The packed launch event of Costas Lapavitsas’ The Left Case Against the EU earlier this week suggested that there is increasingly fertile ground for arguments against the European Union that appeal to Leftists. While these arguments have been made previously — indeed, nothing in what I’ve written here is new — it is crucial to continue to make them. As a second referendum looks ever more likely, socialists will have to arm themselves with a set of arguments aimed at convincing as many people as possible that the EU and democracy are incompatible.
George Hoare is a mental health researcher based in London. He received a doctorate in political theory from Nuffield College, Oxford and has taught at Hertford College, Oxford and Leiden University College.
Cross-posted from George´s Blog
The EU is incompatible with democracy in two distinct ways. It is undemocratic, suffering from a well-known “democratic deficit” such that its institutions are structured to give political power to unelected and unaccountable officials. But it is also anti-democratic: the effect of the EU on the domestic politics of member states is to downplay the importance of democratic decision-making processes in those states. It is this latter sense that is often overlooked in debates around Brexit: when we leave the EU, it will change (gradually at first) politics at the national level. And it is precisely this change that the Left should defend in arguments around Brexit.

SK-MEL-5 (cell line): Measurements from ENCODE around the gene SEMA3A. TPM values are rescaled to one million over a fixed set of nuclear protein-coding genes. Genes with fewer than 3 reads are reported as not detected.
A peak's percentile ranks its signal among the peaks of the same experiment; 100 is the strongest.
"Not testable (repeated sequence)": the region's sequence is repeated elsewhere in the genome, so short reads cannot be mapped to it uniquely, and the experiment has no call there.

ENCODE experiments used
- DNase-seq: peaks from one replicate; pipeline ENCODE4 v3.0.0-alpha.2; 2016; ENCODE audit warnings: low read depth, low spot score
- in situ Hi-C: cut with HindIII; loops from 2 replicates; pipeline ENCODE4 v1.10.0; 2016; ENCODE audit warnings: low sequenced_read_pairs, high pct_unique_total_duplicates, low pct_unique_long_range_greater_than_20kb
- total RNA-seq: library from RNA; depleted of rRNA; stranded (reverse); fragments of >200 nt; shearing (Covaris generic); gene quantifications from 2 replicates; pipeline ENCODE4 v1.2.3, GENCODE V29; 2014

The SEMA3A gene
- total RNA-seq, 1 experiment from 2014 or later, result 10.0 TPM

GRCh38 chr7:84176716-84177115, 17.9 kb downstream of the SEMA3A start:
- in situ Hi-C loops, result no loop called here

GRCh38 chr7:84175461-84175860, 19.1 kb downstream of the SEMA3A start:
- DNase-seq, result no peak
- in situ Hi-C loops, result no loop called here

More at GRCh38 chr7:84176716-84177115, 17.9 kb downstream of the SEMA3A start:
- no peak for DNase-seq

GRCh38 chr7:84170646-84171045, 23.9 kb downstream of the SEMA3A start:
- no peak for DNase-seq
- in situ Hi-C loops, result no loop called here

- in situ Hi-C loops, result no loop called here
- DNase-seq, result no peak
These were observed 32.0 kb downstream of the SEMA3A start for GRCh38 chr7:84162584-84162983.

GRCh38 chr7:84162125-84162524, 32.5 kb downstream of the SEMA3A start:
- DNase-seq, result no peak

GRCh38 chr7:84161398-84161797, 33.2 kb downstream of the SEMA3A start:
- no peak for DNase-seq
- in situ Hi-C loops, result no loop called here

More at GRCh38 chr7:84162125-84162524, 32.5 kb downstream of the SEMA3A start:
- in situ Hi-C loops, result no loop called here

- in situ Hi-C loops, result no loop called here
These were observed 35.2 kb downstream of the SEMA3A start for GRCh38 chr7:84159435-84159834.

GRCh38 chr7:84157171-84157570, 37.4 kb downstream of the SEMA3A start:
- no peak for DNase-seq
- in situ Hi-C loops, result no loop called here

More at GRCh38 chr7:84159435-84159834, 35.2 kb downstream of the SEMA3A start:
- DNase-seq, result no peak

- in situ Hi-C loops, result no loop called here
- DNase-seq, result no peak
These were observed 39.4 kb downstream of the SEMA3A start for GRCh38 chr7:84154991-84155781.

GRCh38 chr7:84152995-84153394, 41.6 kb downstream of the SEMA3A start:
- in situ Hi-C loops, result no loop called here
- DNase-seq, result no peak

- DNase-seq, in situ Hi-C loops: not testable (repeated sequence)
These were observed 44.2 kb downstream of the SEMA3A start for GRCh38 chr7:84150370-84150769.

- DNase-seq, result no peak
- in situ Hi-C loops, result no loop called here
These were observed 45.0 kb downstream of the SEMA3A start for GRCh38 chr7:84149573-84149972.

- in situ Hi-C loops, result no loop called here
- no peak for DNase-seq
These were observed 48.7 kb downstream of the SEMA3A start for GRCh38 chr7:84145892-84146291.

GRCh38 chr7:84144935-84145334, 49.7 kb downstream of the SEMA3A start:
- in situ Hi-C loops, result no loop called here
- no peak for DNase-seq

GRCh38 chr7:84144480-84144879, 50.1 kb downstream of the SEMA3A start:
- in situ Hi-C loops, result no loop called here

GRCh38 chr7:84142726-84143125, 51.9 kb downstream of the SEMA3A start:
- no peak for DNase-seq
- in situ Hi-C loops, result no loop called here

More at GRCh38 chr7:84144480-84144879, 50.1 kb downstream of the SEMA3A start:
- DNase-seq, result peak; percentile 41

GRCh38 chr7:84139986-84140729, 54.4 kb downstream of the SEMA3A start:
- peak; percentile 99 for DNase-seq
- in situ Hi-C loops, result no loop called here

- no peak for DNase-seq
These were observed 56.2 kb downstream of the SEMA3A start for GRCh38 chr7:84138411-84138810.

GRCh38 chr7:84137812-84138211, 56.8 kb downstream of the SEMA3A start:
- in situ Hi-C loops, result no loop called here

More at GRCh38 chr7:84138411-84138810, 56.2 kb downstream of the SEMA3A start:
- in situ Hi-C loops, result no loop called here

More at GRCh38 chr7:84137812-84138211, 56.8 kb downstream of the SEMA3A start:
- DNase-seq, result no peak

The undemocratic nature of the EU was widely recognised prior to the Referendum. It was painted much more frequently before June 2016 than after as an institution lacking the sort of widespread popular support that ordinarily legitimises our political institutions.